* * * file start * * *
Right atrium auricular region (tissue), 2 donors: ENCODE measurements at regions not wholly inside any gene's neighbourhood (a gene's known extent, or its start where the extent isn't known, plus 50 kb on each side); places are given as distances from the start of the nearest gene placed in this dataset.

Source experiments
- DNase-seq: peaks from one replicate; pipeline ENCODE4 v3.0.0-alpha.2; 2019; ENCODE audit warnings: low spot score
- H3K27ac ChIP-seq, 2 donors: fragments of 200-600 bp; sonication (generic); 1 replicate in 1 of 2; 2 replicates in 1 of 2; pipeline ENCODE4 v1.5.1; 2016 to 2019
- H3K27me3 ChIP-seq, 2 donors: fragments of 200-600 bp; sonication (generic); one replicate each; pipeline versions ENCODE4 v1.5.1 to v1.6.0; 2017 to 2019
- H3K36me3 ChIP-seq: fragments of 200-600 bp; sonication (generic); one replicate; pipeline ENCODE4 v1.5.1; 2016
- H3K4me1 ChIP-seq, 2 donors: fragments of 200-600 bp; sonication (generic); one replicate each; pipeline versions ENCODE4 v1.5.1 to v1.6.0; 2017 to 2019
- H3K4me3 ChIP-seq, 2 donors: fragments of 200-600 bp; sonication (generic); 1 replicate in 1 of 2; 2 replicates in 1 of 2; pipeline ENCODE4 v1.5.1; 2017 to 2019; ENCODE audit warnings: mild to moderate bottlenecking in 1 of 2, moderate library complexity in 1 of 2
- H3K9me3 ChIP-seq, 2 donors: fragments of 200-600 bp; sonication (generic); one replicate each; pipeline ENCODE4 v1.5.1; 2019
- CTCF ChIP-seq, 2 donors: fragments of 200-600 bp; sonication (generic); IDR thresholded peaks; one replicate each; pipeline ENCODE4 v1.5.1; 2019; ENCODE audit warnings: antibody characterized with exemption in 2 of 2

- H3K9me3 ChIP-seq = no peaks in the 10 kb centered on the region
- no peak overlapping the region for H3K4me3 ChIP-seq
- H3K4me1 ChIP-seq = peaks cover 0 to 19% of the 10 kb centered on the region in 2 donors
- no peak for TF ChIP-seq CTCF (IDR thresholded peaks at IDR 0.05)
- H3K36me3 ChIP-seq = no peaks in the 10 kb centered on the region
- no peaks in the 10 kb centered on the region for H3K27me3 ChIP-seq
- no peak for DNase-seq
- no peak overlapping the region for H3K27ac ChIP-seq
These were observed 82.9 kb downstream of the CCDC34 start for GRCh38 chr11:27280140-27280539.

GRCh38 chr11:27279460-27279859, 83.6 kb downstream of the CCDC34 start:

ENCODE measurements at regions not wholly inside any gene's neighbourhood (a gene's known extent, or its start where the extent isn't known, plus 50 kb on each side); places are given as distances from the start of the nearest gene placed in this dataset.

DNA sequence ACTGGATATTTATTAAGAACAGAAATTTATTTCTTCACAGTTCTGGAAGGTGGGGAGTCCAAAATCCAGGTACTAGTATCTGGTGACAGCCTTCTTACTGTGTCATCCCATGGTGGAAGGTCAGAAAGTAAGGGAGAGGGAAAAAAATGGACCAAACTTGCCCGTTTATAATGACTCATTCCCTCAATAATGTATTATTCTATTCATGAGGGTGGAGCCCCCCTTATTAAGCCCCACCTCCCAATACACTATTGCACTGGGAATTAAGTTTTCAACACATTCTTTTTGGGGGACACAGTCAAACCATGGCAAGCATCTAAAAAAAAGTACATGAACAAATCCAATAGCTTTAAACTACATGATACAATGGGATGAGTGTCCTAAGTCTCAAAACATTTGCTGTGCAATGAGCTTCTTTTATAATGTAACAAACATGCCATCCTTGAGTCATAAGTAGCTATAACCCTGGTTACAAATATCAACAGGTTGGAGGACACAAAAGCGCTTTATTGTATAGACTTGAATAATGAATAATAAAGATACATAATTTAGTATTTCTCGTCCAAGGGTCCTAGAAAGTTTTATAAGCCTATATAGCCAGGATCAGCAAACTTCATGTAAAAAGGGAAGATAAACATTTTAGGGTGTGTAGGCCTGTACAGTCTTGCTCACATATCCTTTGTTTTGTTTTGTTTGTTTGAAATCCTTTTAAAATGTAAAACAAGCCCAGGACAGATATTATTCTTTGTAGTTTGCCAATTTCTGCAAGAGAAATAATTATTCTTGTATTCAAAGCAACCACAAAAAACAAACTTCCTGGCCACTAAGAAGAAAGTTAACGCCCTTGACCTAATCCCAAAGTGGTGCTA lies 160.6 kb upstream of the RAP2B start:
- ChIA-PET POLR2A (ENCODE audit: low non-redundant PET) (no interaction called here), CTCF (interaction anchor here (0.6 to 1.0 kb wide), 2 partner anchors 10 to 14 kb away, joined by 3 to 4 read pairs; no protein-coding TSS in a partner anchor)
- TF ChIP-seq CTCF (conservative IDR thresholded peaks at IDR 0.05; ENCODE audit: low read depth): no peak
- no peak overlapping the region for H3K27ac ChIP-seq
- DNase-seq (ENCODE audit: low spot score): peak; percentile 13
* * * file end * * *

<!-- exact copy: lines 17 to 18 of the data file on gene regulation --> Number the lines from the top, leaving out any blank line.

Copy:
- no peak for DNase-seq
- no peak overlapping the region for H3K27ac ChIP-seq